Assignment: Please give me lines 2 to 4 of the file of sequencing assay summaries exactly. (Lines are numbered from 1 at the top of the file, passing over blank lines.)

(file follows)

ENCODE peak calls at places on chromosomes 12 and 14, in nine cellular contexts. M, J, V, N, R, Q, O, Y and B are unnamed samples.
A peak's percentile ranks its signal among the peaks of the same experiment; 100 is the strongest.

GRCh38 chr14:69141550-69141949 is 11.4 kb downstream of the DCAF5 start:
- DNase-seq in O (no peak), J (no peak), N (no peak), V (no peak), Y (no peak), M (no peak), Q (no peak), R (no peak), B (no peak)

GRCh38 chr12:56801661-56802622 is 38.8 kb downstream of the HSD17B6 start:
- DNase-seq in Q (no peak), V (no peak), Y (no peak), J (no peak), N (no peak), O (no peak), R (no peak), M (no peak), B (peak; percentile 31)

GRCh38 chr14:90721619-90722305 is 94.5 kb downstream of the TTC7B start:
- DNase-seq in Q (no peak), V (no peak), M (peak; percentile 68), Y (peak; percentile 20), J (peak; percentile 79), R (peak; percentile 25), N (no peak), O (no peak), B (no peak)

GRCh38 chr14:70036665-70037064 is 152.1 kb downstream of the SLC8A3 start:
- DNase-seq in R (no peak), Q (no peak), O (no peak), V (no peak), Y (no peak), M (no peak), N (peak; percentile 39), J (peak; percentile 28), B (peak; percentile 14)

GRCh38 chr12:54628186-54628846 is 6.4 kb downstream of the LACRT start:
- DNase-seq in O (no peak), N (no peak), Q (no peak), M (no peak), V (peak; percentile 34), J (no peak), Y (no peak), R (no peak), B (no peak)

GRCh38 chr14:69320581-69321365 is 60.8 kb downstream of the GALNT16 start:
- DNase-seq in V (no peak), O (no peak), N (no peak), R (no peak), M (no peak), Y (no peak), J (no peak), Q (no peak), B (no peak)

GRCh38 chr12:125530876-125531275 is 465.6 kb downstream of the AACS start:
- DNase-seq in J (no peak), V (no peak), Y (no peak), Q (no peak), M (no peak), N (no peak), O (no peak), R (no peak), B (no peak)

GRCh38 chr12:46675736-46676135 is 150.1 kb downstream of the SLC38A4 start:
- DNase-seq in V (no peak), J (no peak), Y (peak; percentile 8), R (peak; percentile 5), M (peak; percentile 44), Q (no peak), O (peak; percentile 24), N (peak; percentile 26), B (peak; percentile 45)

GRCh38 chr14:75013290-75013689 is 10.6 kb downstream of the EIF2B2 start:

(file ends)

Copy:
A peak's percentile ranks its signal among the peaks of the same experiment; 100 is the strongest.

GRCh38 chr14:69141550-69141949 is 11.4 kb downstream of the DCAF5 start:
- DNase-seq in O (no peak), J (no peak), N (no peak), V (no peak), Y (no peak), M (no peak), Q (no peak), R (no peak), B (no peak)